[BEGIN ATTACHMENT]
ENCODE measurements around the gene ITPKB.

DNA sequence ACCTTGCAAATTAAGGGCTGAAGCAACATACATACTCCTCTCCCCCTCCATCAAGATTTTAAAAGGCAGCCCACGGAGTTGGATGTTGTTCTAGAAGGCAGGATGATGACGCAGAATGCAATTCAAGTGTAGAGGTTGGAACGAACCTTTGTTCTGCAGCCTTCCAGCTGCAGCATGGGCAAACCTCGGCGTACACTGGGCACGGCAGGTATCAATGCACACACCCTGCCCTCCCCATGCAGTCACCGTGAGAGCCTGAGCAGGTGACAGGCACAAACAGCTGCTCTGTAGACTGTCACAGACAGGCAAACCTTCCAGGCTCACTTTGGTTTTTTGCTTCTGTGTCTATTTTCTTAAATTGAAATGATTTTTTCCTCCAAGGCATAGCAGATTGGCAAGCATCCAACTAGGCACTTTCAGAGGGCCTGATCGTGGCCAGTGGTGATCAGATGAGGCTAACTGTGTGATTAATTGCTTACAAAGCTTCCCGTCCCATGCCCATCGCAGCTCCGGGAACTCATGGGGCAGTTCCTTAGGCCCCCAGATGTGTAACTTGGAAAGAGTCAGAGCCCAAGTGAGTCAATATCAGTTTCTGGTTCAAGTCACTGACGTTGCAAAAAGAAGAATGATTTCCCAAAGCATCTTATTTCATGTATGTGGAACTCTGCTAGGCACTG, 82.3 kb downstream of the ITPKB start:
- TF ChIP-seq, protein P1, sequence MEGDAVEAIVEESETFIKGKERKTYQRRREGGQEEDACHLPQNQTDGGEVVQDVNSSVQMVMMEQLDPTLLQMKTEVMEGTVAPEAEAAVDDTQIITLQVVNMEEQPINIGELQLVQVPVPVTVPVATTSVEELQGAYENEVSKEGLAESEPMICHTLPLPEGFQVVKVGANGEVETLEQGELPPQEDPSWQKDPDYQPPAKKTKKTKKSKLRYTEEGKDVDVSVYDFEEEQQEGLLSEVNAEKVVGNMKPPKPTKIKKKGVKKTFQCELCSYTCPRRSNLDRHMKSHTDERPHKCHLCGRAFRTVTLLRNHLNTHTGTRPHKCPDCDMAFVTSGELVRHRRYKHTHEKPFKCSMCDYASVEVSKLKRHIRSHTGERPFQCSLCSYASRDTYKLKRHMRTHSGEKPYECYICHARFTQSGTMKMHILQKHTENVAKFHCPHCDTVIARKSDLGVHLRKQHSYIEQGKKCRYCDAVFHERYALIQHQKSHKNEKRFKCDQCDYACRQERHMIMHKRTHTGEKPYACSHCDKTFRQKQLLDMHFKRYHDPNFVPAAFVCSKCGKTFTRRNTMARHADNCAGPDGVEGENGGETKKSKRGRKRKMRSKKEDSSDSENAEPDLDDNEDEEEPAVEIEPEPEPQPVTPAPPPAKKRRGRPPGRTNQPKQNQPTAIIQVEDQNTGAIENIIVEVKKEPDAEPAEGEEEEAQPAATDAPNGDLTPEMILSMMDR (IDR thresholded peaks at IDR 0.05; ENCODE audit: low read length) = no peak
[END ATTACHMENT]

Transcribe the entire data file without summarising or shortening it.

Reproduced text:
ENCODE measurements around the gene ITPKB.

DNA sequence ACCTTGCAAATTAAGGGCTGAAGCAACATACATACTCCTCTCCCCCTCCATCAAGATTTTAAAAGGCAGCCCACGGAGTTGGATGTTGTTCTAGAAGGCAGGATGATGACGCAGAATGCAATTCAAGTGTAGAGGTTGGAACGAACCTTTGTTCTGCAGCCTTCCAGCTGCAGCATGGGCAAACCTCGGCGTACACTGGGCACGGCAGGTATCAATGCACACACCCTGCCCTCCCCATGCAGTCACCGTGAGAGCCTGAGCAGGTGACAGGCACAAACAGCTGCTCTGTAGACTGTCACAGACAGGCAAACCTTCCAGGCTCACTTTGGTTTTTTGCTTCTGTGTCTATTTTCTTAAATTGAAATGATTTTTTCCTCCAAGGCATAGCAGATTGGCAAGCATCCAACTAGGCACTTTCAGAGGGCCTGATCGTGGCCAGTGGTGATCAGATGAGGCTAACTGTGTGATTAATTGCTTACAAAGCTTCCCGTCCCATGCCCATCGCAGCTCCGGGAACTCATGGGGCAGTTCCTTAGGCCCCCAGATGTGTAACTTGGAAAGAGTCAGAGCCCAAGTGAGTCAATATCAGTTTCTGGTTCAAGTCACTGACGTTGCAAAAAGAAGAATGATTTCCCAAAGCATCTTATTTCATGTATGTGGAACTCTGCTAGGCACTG, 82.3 kb downstream of the ITPKB start:
- TF ChIP-seq, protein P1, sequence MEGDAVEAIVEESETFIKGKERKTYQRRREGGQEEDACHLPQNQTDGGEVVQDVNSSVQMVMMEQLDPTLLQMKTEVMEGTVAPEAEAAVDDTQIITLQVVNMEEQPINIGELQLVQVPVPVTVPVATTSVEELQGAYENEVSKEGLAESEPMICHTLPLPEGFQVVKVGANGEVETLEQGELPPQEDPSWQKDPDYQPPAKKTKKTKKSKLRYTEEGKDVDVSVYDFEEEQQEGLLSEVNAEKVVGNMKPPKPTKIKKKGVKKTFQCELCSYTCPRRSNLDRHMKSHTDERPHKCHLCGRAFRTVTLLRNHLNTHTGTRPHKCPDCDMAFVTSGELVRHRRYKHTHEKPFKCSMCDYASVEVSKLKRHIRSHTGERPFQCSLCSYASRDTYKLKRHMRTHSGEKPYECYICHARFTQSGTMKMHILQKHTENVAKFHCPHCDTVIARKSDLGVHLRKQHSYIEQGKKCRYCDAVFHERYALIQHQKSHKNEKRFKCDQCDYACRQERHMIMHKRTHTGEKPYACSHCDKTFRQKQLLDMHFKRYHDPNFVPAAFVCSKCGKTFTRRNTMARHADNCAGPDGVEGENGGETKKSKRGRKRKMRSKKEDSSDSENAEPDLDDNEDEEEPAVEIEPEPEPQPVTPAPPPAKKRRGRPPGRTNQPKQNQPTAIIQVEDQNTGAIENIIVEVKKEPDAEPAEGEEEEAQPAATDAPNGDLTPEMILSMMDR (IDR thresholded peaks at IDR 0.05; ENCODE audit: low read length) = no peak